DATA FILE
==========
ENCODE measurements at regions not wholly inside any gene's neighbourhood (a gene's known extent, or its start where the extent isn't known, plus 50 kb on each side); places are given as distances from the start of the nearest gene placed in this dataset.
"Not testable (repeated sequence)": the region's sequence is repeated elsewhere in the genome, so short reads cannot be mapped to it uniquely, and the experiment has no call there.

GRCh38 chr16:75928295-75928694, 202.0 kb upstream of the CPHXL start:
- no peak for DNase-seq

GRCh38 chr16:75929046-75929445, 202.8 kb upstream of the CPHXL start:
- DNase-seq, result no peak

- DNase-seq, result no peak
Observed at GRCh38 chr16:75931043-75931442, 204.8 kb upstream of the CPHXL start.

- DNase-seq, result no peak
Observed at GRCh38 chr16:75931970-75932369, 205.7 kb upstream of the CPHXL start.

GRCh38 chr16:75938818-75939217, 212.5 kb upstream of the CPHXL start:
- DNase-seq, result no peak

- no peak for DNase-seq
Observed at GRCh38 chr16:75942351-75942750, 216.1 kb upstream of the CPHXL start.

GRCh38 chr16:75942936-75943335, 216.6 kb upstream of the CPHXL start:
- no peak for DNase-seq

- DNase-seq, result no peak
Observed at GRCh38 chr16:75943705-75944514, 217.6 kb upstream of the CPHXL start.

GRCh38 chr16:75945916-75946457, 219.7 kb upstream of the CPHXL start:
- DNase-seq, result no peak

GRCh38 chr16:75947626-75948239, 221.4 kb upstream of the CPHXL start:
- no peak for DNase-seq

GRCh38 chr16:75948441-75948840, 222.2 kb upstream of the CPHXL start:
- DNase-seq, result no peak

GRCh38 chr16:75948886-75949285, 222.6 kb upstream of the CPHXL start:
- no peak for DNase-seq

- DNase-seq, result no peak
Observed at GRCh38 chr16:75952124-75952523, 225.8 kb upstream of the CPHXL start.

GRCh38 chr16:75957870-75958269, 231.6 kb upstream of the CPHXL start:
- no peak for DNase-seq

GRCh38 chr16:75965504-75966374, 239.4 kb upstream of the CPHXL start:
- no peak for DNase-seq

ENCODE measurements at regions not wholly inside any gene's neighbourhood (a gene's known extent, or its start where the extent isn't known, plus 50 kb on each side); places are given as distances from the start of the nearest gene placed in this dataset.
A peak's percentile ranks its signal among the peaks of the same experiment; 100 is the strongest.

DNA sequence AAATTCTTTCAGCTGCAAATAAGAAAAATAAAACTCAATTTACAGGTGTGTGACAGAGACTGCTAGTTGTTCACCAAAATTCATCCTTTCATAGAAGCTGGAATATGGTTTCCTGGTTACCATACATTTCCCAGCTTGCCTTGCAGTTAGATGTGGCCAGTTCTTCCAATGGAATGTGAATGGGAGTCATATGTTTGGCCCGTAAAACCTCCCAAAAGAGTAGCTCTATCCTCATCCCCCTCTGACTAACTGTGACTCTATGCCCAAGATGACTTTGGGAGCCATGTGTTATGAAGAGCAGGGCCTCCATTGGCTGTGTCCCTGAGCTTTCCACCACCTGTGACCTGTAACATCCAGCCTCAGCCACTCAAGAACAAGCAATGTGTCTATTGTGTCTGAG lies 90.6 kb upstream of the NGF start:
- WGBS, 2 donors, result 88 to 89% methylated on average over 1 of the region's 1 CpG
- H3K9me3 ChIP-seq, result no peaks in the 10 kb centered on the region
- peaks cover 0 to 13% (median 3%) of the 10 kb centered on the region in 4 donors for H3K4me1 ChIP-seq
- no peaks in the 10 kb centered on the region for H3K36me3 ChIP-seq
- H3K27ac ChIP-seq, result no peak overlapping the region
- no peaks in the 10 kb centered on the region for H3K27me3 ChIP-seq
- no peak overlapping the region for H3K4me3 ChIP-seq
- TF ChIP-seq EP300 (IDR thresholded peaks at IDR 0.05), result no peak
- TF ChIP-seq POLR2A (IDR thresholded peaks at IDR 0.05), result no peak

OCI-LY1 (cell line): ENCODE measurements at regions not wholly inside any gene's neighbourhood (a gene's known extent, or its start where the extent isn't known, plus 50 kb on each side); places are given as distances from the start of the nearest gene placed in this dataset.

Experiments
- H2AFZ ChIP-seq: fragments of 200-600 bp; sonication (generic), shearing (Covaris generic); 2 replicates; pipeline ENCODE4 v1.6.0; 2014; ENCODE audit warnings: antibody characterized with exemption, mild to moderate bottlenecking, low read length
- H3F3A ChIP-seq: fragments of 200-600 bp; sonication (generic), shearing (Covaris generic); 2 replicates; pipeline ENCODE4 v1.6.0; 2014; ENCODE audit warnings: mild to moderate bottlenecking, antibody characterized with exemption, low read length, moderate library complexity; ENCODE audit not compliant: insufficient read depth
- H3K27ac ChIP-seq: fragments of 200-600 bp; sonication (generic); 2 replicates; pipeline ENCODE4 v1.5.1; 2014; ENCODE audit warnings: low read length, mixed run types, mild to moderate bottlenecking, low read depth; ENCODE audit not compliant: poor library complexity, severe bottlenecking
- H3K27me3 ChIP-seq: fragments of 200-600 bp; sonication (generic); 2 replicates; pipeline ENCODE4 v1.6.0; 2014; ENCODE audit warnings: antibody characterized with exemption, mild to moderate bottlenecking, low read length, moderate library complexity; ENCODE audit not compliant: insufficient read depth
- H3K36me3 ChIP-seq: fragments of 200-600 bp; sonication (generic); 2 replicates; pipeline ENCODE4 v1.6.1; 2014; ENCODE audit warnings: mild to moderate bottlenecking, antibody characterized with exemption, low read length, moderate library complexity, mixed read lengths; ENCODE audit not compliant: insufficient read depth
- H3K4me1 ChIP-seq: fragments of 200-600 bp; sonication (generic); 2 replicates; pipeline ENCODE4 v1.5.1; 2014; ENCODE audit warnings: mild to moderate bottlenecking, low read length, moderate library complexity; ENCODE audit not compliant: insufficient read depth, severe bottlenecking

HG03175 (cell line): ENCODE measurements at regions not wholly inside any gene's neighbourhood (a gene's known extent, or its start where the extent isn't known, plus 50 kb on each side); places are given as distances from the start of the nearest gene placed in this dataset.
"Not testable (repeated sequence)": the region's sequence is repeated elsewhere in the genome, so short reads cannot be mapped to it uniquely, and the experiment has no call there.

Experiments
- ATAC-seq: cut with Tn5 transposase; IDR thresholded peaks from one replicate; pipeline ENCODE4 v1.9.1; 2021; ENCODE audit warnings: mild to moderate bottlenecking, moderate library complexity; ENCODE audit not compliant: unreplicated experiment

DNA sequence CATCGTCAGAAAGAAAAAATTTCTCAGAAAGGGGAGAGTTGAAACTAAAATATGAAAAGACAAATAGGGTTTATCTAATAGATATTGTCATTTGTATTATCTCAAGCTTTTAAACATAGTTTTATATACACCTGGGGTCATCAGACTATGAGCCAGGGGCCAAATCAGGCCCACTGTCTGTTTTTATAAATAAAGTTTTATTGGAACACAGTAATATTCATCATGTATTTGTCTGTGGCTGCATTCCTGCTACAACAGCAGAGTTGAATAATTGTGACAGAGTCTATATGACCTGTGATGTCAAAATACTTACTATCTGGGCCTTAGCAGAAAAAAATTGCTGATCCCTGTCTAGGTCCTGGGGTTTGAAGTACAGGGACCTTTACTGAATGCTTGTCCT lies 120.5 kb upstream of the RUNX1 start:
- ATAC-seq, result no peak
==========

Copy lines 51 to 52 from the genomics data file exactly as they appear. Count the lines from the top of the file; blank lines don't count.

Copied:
- H3K36me3 ChIP-seq: fragments of 200-600 bp; sonication (generic); 2 replicates; pipeline ENCODE4 v1.6.1; 2014; ENCODE audit warnings: mild to moderate bottlenecking, antibody characterized with exemption, low read length, moderate library complexity, mixed read lengths; ENCODE audit not compliant: insufficient read depth
- H3K4me1 ChIP-seq: fragments of 200-600 bp; sonication (generic); 2 replicates; pipeline ENCODE4 v1.5.1; 2014; ENCODE audit warnings: mild to moderate bottlenecking, low read length, moderate library complexity; ENCODE audit not compliant: insufficient read depth, severe bottlenecking